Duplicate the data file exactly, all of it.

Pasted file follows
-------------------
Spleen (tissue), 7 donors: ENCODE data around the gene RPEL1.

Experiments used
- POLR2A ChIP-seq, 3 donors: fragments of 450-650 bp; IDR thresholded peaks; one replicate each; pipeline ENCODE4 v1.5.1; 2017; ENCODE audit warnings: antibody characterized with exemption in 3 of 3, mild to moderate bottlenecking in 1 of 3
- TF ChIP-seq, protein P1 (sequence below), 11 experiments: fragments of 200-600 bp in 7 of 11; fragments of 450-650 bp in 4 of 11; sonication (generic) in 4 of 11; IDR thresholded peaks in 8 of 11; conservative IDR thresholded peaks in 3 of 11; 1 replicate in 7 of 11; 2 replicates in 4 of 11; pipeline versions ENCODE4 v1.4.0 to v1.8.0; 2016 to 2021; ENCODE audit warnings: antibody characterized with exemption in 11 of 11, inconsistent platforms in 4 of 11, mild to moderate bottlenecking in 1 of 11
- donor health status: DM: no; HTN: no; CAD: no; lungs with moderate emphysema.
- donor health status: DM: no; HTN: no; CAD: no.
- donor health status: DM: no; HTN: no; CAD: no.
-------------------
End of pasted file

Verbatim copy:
Spleen (tissue), 7 donors: ENCODE data around the gene RPEL1.

Experiments used
- POLR2A ChIP-seq, 3 donors: fragments of 450-650 bp; IDR thresholded peaks; one replicate each; pipeline ENCODE4 v1.5.1; 2017; ENCODE audit warnings: antibody characterized with exemption in 3 of 3, mild to moderate bottlenecking in 1 of 3
- TF ChIP-seq, protein P1 (sequence below), 11 experiments: fragments of 200-600 bp in 7 of 11; fragments of 450-650 bp in 4 of 11; sonication (generic) in 4 of 11; IDR thresholded peaks in 8 of 11; conservative IDR thresholded peaks in 3 of 11; 1 replicate in 7 of 11; 2 replicates in 4 of 11; pipeline versions ENCODE4 v1.4.0 to v1.8.0; 2016 to 2021; ENCODE audit warnings: antibody characterized with exemption in 11 of 11, inconsistent platforms in 4 of 11, mild to moderate bottlenecking in 1 of 11
- donor health status: DM: no; HTN: no; CAD: no; lungs with moderate emphysema.
- donor health status: DM: no; HTN: no; CAD: no.
- donor health status: DM: no; HTN: no; CAD: no.